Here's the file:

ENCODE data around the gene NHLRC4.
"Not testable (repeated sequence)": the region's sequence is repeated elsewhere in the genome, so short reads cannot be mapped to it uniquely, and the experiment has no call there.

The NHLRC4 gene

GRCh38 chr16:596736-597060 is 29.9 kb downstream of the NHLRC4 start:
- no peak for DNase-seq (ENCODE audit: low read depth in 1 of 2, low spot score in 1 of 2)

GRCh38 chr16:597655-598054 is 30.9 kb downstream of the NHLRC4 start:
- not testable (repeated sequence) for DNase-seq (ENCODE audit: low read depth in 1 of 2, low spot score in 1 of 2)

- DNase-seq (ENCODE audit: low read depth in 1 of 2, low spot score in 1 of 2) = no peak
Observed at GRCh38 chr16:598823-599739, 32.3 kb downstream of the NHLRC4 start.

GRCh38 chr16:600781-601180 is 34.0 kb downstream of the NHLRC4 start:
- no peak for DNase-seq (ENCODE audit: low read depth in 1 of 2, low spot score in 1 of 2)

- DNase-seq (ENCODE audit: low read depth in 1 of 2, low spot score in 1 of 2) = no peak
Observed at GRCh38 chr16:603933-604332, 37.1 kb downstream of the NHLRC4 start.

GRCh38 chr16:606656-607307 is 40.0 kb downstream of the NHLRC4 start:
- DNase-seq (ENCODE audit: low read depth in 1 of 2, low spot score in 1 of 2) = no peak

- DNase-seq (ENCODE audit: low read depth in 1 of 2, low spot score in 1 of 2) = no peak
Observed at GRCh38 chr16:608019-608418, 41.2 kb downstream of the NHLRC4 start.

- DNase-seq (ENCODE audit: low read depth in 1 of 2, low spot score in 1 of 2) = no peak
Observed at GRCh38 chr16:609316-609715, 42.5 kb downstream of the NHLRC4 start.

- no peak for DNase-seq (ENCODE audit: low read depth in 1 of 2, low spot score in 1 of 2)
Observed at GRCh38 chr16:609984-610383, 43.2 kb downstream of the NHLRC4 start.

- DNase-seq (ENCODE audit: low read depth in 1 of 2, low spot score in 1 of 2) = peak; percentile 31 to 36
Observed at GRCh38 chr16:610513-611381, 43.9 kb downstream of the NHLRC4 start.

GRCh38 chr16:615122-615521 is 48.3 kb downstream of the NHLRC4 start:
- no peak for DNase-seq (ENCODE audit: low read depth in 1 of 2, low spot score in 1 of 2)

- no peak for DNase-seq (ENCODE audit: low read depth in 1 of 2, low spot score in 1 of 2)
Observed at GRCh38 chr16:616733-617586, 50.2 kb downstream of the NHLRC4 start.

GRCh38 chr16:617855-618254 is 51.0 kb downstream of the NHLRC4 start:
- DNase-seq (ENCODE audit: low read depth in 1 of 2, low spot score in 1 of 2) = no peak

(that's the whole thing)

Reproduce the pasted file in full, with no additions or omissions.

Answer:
ENCODE data around the gene NHLRC4.
"Not testable (repeated sequence)": the region's sequence is repeated elsewhere in the genome, so short reads cannot be mapped to it uniquely, and the experiment has no call there.

The NHLRC4 gene

GRCh38 chr16:596736-597060 is 29.9 kb downstream of the NHLRC4 start:
- no peak for DNase-seq (ENCODE audit: low read depth in 1 of 2, low spot score in 1 of 2)

GRCh38 chr16:597655-598054 is 30.9 kb downstream of the NHLRC4 start:
- not testable (repeated sequence) for DNase-seq (ENCODE audit: low read depth in 1 of 2, low spot score in 1 of 2)

- DNase-seq (ENCODE audit: low read depth in 1 of 2, low spot score in 1 of 2) = no peak
Observed at GRCh38 chr16:598823-599739, 32.3 kb downstream of the NHLRC4 start.

GRCh38 chr16:600781-601180 is 34.0 kb downstream of the NHLRC4 start:
- no peak for DNase-seq (ENCODE audit: low read depth in 1 of 2, low spot score in 1 of 2)

- DNase-seq (ENCODE audit: low read depth in 1 of 2, low spot score in 1 of 2) = no peak
Observed at GRCh38 chr16:603933-604332, 37.1 kb downstream of the NHLRC4 start.

GRCh38 chr16:606656-607307 is 40.0 kb downstream of the NHLRC4 start:
- DNase-seq (ENCODE audit: low read depth in 1 of 2, low spot score in 1 of 2) = no peak

- DNase-seq (ENCODE audit: low read depth in 1 of 2, low spot score in 1 of 2) = no peak
Observed at GRCh38 chr16:608019-608418, 41.2 kb downstream of the NHLRC4 start.

- DNase-seq (ENCODE audit: low read depth in 1 of 2, low spot score in 1 of 2) = no peak
Observed at GRCh38 chr16:609316-609715, 42.5 kb downstream of the NHLRC4 start.

- no peak for DNase-seq (ENCODE audit: low read depth in 1 of 2, low spot score in 1 of 2)
Observed at GRCh38 chr16:609984-610383, 43.2 kb downstream of the NHLRC4 start.

- DNase-seq (ENCODE audit: low read depth in 1 of 2, low spot score in 1 of 2) = peak; percentile 31 to 36
Observed at GRCh38 chr16:610513-611381, 43.9 kb downstream of the NHLRC4 start.

GRCh38 chr16:615122-615521 is 48.3 kb downstream of the NHLRC4 start:
- no peak for DNase-seq (ENCODE audit: low read depth in 1 of 2, low spot score in 1 of 2)

- no peak for DNase-seq (ENCODE audit: low read depth in 1 of 2, low spot score in 1 of 2)
Observed at GRCh38 chr16:616733-617586, 50.2 kb downstream of the NHLRC4 start.

GRCh38 chr16:617855-618254 is 51.0 kb downstream of the NHLRC4 start:
- DNase-seq (ENCODE audit: low read depth in 1 of 2, low spot score in 1 of 2) = no peak